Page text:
, Volume 13, Issue 9, pp 656-663
Date: 03 Sep 2011

Post hoc analysis of pregabalin vs. non-pregabalin treatment in patients with cancer-related neuropathic pain: better pain relief, sleep and physical health

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Background and purpose

A previous study of cancer-related neuropathic pain (NP) found that a 10-fold increase in pregabalin (PGB) use increased patients’ satisfaction with treatment. Further research of PGB vs. non-pregabalin (non-PGB) treatment was carried out to assess if the use of more specific NP-targeting drugs, such as PGB, in combined therapy, in patients with cancer-related NP, provides better health outcomes.

Patients and methods

Post hoc analysis of PGB-vs. non-PGB-treated patients in a 2-month epidemiological, prospective, multicentre study to assess NP prevalence and management in cancer pain patients visiting radiotherapy oncologic units. Patients undertook the Brief Pain Inventory (BPI), Hospital Anxiety and Depression Scale (HADS), the Medical Outcomes Sleep Scale (MOS-Sleep) and the short form (SF-12) Health Survey.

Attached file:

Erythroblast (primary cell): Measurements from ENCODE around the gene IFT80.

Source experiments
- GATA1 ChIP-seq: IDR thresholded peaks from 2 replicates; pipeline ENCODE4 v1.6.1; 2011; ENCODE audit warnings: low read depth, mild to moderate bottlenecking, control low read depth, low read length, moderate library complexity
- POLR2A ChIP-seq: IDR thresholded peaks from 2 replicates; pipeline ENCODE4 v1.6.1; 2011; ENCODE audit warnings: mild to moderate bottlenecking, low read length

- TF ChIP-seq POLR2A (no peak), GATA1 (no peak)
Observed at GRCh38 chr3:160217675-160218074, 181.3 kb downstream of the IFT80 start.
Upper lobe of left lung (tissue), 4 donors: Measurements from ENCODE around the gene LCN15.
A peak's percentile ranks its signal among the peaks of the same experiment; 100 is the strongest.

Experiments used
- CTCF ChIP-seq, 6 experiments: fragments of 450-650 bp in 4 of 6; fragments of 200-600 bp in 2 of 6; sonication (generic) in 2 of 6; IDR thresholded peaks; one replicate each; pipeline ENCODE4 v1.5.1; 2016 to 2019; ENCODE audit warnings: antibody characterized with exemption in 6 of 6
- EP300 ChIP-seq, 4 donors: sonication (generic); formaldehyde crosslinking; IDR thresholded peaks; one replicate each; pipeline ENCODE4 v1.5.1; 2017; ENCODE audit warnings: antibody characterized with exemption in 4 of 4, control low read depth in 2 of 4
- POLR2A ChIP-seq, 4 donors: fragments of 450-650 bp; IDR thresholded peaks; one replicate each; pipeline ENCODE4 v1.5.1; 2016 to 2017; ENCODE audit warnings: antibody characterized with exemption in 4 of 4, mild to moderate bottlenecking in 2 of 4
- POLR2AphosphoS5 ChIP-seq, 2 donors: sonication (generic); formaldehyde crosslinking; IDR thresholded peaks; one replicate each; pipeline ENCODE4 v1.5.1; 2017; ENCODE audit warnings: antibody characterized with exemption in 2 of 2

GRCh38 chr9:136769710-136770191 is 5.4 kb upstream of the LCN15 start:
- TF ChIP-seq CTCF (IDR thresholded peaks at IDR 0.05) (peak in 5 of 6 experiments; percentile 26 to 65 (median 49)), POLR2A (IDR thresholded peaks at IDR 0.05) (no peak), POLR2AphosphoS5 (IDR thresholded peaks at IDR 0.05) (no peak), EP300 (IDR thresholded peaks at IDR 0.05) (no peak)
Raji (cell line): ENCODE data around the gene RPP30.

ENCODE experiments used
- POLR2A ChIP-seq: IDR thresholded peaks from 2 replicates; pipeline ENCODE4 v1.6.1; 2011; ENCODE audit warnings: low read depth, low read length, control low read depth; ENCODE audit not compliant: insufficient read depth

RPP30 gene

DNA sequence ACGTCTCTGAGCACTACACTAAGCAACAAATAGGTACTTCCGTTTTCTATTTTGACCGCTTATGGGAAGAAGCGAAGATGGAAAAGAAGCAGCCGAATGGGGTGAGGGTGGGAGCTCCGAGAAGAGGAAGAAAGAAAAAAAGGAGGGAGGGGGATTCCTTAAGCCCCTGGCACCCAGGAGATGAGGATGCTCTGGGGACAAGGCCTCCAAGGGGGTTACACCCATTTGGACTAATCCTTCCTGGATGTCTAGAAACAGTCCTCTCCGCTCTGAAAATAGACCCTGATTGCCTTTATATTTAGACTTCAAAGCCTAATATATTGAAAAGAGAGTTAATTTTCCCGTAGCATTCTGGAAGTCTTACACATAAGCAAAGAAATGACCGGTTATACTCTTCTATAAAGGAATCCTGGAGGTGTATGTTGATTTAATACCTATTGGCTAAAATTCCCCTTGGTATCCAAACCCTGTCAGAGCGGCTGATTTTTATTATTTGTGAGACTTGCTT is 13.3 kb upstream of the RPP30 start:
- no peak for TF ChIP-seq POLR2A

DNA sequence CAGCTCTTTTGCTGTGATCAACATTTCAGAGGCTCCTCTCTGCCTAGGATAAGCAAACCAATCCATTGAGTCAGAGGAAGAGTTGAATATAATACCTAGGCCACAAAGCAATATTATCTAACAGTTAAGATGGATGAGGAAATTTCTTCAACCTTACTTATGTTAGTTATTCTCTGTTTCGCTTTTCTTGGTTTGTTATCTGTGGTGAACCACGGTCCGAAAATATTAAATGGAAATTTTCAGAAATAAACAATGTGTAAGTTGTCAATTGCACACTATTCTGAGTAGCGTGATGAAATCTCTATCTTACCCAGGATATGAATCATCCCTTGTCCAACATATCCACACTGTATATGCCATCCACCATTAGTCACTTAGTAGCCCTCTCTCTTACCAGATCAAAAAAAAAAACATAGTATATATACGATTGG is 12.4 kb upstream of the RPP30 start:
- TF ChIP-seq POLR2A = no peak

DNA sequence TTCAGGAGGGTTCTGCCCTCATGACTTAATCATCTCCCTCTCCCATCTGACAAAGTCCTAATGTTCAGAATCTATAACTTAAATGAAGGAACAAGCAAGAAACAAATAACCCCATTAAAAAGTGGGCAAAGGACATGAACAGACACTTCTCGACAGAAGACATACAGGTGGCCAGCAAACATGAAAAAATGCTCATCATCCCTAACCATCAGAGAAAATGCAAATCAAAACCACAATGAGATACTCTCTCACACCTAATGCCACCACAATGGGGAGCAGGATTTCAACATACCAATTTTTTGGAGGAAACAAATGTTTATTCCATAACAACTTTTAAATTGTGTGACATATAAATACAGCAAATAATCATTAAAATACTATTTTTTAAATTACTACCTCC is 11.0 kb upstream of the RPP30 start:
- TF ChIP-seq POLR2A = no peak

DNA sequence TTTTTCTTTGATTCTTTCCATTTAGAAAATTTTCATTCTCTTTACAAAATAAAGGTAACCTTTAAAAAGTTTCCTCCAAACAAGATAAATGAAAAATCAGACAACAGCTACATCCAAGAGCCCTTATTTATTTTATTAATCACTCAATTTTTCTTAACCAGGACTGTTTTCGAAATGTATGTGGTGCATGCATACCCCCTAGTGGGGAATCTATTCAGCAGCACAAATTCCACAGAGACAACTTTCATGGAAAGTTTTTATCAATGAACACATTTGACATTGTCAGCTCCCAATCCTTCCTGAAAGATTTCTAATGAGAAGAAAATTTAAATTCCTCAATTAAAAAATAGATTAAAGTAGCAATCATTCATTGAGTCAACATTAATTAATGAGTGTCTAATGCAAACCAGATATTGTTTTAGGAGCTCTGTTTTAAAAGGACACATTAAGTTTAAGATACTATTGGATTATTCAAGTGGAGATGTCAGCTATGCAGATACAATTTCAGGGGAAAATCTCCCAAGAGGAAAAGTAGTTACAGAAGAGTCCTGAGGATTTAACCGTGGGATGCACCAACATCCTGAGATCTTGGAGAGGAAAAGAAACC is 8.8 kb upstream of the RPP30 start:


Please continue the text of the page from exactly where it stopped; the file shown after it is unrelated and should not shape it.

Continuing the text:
A total of 273 patients with no previous PGB treatment: 162 were treated with PGB polytherapy and 111 with other treatments. At 8 weeks, satisfaction with treatment was 92.6% (PGB) vs. 78.9% (non-PGB), p=0.0024, and benzodiazepine use 37.8% (non-PGB) vs. 19.8% (PGB), p=0.0009. The decreases in BPI total pain intensity and total interference with activities and in MOS overall sleep problems index were signifi cantly larger in the PGB group.


The addition of more specifi c NP-targeting drugs to usual treatment, such as PGB, in NP cancer patients provides more satisfaction with treatment and better outcomes in terms of pain intensity, interference with activities and sleep than treatments without specific NP-targeting drugs. Anxiolytic profile of PGB could allow for less use of benzodiazepines.